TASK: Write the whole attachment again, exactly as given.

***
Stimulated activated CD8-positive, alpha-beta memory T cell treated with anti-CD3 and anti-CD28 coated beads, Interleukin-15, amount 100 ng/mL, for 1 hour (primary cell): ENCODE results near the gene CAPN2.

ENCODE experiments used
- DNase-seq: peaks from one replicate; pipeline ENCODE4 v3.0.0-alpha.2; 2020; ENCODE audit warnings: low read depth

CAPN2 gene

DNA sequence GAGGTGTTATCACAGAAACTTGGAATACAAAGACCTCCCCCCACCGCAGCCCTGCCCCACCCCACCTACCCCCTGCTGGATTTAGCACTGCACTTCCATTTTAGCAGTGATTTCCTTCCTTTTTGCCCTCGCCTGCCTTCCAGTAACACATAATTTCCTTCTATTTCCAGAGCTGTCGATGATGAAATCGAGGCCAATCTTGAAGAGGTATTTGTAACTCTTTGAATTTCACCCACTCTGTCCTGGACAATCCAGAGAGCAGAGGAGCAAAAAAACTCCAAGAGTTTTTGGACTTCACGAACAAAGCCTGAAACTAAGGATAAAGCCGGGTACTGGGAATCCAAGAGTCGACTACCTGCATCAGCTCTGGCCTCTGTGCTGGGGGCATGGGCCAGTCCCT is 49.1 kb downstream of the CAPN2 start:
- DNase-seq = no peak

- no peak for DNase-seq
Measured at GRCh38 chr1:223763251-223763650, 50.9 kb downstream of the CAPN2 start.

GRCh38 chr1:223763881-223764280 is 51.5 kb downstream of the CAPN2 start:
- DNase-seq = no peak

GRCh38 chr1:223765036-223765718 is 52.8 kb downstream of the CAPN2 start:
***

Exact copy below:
Stimulated activated CD8-positive, alpha-beta memory T cell treated with anti-CD3 and anti-CD28 coated beads, Interleukin-15, amount 100 ng/mL, for 1 hour (primary cell): ENCODE results near the gene CAPN2.

ENCODE experiments used
- DNase-seq: peaks from one replicate; pipeline ENCODE4 v3.0.0-alpha.2; 2020; ENCODE audit warnings: low read depth

CAPN2 gene

DNA sequence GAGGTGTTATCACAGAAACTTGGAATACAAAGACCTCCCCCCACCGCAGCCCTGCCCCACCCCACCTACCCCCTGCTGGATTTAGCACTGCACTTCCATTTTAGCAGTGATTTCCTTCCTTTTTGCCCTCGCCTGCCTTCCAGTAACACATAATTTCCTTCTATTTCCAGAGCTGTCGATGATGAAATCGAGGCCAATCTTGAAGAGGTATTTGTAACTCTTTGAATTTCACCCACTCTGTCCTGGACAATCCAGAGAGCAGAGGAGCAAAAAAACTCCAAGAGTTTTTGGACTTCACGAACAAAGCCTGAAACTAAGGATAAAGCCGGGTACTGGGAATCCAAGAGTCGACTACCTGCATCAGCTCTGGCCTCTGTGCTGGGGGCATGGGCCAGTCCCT is 49.1 kb downstream of the CAPN2 start:
- DNase-seq = no peak

- no peak for DNase-seq
Measured at GRCh38 chr1:223763251-223763650, 50.9 kb downstream of the CAPN2 start.

GRCh38 chr1:223763881-223764280 is 51.5 kb downstream of the CAPN2 start:
- DNase-seq = no peak

GRCh38 chr1:223765036-223765718 is 52.8 kb downstream of the CAPN2 start: